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NYS Family Leave Won’t Help After Stillbirth: Mom

Women struggling after stillbirth are being denied paid family leave, says an angry mother who wants the law changed.

Cassidy Crough, 34, lost her daughter Olivia aged 36 weeks when the umbilical cord wrapped around her neck. Crough gave birth on March 17 after 16 hours of labor.

“I still gave birth to a human. I still suffer from all the postpartum symptoms that every other woman has, the heavy bleeding, the depression, the inability to lift heavy objects,” she said.

“Your approach is thoroughly demoralizing and disgusting,” she said of New York State.

Her nightmare began during a routine appointment about a month before her due date.

"I gave birth to another human" says Crough.
“I still gave birth to a human,” says Crough.
Helayne Seidman for the NY Post

“I was just on a high and thinking about how grateful I was, how excited I was to meet her and be her mother,” recalled Crough, a former Bronx assistant district attorney who just started a new job at a private Law firm in the US Hudson Valley.

She had noticed that Olivia seemed less active and requested that the fetus be monitored. It wasn’t the first time the nervous mother-to-be had made such a request. But this time the unthinkable happened: medical staff couldn’t find a heartbeat, and an ultrasound confirmed the worst.

“There is no heartbeat, no life,” her doctor told her.

The tragedy was made worse when the insurance company called and asked Crough to voluntarily withdraw her request for maternity leave.
The tragedy was made worse when the insurance company called and asked Crough to voluntarily withdraw her request for maternity leave.
Helayne Seidman for the NY Post

Crough, 34, and her husband were taken to the hospital where labor was induced. Olivia arrived the following afternoon, allowing the couple to spend around 90 minutes with her before having to face questions new parents don’t think of.

“Do you want an autopsy? Do you want to cremate them? Want a religious figure to bless them? What funeral home do you use?” Crough recalled. “These are questions you don’t expect when you’re having a baby.”

Going home empty-handed to Olivia’s “Pinterest Perfect” nursery with a bohemian woodland theme was devastating, she said.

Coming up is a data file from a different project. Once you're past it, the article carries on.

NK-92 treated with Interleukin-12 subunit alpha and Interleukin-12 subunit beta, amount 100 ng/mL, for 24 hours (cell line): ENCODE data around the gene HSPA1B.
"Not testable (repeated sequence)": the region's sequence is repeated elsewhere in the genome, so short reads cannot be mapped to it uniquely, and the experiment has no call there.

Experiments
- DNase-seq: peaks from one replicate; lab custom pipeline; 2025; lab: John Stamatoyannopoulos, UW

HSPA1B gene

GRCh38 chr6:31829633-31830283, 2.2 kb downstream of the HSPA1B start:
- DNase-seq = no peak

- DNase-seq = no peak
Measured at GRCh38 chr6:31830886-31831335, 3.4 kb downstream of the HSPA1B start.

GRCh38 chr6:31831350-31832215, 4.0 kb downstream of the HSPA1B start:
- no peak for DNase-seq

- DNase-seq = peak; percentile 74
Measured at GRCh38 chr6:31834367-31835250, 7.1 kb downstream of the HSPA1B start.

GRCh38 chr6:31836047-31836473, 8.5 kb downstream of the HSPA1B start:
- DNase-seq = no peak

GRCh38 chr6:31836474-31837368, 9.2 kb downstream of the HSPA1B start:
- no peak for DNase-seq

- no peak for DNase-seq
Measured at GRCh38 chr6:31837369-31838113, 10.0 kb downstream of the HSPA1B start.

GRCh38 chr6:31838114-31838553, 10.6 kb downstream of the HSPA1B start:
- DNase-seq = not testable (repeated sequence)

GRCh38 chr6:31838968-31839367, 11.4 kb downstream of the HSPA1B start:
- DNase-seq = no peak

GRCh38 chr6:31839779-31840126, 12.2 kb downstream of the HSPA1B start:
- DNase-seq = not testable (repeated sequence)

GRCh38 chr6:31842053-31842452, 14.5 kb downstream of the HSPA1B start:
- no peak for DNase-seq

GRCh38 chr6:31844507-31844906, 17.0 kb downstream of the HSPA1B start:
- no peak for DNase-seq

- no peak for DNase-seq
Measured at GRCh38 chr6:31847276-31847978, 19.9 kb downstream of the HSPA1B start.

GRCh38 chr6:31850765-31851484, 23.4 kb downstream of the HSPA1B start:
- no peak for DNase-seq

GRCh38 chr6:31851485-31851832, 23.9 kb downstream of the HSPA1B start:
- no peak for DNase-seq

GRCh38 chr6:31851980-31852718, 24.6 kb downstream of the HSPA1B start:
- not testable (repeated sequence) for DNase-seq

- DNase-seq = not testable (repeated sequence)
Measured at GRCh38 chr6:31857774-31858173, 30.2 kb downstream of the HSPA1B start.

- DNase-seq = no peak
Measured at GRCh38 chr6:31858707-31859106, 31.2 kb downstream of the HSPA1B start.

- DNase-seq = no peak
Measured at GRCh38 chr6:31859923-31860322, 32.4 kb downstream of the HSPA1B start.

Things got worse days later when the insurance company called to ask Crough to voluntarily withdraw her application for maternity leave – because Olivia had been stillborn. They instead offered a short-term disability that pays a total of $554 and gives only six weeks off.

Paid family leave in New York, available only to parents who “bond” with their baby, provides about $1,000 a week. Although Crough lives in Connecticut, she is not eligible for that state’s family leave, which she was told would take her under the terms of serious medical conditions.

“I’ve been through labor like everyone else and now I’m supposed to recover and come back in just a few weeks? I think that’s unrealistic and cruel,” she said.

Paid family leave in New York only applies to parents who are "connection" with her baby.
Paid family leave in New York is only for parents who have a “bond” with their baby.
Helayne Seidman for the NY Post

According to the National Partnership for Women and Families, only eight states have paid family leave regulations, and only one, the District of Columbia, includes stillbirths and miscarriages.

“In our eyes, we’re still mothers, regardless of whether New York State recognizes us as mothers. My daughter was real,” she said, adding that she refused to withdraw her request for maternity leave and is now getting by on savings and the generosity of family and friends.

About 1 in 170 pregnancies in the United States ends in stillbirth. According to the Push Pregnancy group, which is trying to reduce the number of stillbirths in America, at least 25 percent of them are preventable.

"We are still mothers in our eyes, whether New York State recognizes us as mothers. My daughter was real" said Crough.
“In our eyes, we’re still mothers, regardless of whether New York State recognizes us as mothers. My daughter was real,” Crough said.
Helayne Seidman for the NY Post

Crough said she has reached out to several New York politicians to change the Paid Family Leave Act to accommodate everyone who is giving birth but has not yet received a response.

“It’s a huge loophole. I just wish that women and families of stillbirths and infant loss babies didn’t have to suffer like we do,” she said.

https://nypost.com/2022/05/14/nys-family-leave-doesnt-help-after-stillbirth-mom/ NYS Family Leave Won’t Help After Stillbirth: Mom

JACLYN DIAZ

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